PROVIDENCE, R.I. (AP) — Brown University is delaying a return to in-person instruction until October and the University of Pennsylvania said Tuesday it won't open dorms to the vast majority of undergraduate students this fall, joining their Ivy League colleagues in expanding a push toward online instruction amid the pandemic.

Top administrators from Brown, in Providence, Rhode Island, and Penn, in Philadelphia, both cited the high rate of coronavirus spread across the United States and concerns about their school's ability to quarantine large numbers of arriving students to protect public health.

Penn, meanwhile, said severe limitations on testing supplies will make it impossible to carry out its plans for a pretesting regimen.

“The combination of these factors radically constrains our ability to provide a safe and meaningful on-campus experience for our undergraduates,” Penn's president, Amy Gutmann, and other top administrators said in a statement posted online Tuesday.

Penn had already planned to conduct most undergraduate classes online. Penn will allow some international students and others dealing with housing or personal hardships to stay on campus. Its academic calendar remains unchanged, with classes set to begin Sept. 1, it said.

For the fall semester, Penn is reducing tuition by 3.9% and its “general fee” by 10%. Housing and dining fees will be credited or refunded. Administrators said they still hope to allow students back for the spring semester.

Brown's move reverses an earlier plan to begin classes Sept. 9 with many students on campus.

“I want nothing more than to see all of our students back on campus,” the school’s president, Christina Paxson, said in a campus letter. “However, we must make decisions that prioritize the health and safety of the Brown community as well as the greater Providence community."

The school has created a campus coronavirus testing site, trained contact tracers and invested in improved air filtration systems, Paxton said. But if large numbers of students tested positive, the university’s capacity to isolate and quarantine students would be stressed, she said.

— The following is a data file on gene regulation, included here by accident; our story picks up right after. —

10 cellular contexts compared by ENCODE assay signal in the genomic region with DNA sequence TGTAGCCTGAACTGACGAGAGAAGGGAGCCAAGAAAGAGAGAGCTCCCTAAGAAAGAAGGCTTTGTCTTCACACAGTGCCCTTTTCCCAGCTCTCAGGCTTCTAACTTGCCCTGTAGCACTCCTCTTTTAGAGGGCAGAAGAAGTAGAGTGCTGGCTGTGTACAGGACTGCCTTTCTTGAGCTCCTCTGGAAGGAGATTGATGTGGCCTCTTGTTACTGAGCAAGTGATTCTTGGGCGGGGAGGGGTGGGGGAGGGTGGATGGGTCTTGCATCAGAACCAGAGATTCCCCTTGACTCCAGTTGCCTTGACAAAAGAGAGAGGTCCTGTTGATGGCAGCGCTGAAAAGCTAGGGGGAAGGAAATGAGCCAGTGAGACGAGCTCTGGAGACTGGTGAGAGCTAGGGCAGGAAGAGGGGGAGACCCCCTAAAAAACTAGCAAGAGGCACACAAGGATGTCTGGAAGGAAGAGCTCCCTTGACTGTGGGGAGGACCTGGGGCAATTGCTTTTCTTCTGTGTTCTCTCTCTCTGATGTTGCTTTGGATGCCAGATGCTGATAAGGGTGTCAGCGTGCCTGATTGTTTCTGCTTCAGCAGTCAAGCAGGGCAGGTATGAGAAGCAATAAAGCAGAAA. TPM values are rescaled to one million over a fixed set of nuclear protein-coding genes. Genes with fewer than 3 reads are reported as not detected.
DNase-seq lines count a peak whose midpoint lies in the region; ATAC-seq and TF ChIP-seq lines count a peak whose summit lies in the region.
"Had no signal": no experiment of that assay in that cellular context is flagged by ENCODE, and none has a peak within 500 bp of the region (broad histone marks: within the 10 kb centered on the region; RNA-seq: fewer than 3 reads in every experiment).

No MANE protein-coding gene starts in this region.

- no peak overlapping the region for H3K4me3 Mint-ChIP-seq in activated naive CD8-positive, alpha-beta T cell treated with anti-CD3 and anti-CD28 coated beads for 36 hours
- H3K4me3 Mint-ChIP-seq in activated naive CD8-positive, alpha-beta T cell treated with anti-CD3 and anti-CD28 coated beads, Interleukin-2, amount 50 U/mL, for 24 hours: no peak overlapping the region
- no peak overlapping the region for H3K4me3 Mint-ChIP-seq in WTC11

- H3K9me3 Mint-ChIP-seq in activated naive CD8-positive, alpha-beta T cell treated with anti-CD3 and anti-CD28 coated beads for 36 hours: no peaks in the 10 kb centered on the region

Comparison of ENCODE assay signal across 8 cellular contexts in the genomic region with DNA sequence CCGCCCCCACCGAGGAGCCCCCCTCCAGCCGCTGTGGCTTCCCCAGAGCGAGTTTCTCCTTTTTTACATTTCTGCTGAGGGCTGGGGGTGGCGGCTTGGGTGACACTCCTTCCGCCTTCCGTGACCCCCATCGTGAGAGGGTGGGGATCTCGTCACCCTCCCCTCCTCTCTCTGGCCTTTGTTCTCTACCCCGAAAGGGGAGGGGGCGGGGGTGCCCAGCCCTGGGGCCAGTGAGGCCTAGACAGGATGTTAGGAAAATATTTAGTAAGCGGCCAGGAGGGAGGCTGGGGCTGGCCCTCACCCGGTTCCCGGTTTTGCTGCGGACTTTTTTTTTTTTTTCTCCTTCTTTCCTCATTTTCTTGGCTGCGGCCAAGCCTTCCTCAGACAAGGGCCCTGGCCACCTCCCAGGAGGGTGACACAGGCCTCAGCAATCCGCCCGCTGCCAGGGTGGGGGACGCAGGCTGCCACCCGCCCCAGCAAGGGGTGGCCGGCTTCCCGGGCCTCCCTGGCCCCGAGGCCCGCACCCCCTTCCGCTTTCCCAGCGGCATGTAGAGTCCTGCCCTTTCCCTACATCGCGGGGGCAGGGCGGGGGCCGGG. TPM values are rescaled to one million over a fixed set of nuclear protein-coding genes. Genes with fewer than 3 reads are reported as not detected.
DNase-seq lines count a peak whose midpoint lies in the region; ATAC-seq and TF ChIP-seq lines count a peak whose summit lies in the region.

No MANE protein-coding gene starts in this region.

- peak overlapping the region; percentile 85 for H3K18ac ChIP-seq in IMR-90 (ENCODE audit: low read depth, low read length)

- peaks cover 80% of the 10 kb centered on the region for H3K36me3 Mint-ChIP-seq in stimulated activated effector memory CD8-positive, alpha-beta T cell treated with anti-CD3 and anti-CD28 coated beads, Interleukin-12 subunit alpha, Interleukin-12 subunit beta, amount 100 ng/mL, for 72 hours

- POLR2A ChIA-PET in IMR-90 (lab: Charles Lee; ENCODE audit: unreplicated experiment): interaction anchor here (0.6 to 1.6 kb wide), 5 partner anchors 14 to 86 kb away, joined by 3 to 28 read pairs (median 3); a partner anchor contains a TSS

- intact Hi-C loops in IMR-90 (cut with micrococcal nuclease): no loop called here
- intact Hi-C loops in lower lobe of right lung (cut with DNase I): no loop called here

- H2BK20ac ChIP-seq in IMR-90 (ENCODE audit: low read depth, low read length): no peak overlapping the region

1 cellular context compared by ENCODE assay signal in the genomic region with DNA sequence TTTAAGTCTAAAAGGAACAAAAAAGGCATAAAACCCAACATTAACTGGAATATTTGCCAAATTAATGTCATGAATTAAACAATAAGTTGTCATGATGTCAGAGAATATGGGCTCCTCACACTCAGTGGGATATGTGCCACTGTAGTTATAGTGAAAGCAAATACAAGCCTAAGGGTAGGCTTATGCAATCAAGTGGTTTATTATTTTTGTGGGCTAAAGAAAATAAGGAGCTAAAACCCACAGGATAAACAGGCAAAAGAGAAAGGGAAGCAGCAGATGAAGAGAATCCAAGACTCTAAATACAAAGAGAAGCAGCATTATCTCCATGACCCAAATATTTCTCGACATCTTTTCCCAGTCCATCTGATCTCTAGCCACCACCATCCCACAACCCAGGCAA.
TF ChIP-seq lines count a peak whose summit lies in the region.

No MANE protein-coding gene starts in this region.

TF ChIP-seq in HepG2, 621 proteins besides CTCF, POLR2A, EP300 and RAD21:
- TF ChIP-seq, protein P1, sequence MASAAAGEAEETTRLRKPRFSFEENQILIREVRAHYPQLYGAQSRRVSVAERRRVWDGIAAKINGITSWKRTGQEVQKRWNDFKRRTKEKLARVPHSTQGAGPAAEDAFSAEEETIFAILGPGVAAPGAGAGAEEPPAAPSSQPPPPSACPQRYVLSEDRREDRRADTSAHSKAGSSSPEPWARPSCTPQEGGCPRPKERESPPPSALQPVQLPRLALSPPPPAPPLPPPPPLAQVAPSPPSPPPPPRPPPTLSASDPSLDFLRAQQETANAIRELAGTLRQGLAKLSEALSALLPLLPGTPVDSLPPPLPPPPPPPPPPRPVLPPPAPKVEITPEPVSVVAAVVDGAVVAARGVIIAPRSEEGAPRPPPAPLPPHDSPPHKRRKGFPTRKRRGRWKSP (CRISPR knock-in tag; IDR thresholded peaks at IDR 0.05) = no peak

Under Brown's updated plan, all undergraduate classes will be taught remotely from Sept. 9 until the week of Oct. 5.

If coronavirus cases fall from their current levels and if the number of students who test positive is low, Brown will invite sophomores, juniors and seniors to campus beginning Oct. 5. If case rates have not improved by Sept. 11, the entire semester will be taught remotely.

For months, Paxson has been a prominent voice calling on colleges to reopen. In a New York Times op-ed in April, she wrote that the “reopening of college and university campuses in the fall should be a national priority.”

But now, Brown joins a growing number of colleges backing away from in-person instruction as coronavirus cases continue to rise.

Princeton had planned to welcome students back to campus, but reversed course on Friday, saying all undergraduate instruction would happen remotely.

“We cannot provide a genuinely meaningful on-campus experience for our undergraduate students this fall in a manner that is respectful of public health concerns and consistent with state regulations and guidance,” Princeton President Christopher Eisgruber wrote in a letter to the campus community.

Most undergraduate classes at Harvard will also be held remotely, with only a limited number of students allowed on campus.

Yale said that most instruction will take place online, though it’s also giving first-year students, juniors and seniors the option to live on campus in the fall, with sophomores, juniors and seniors allowed on campus in the spring.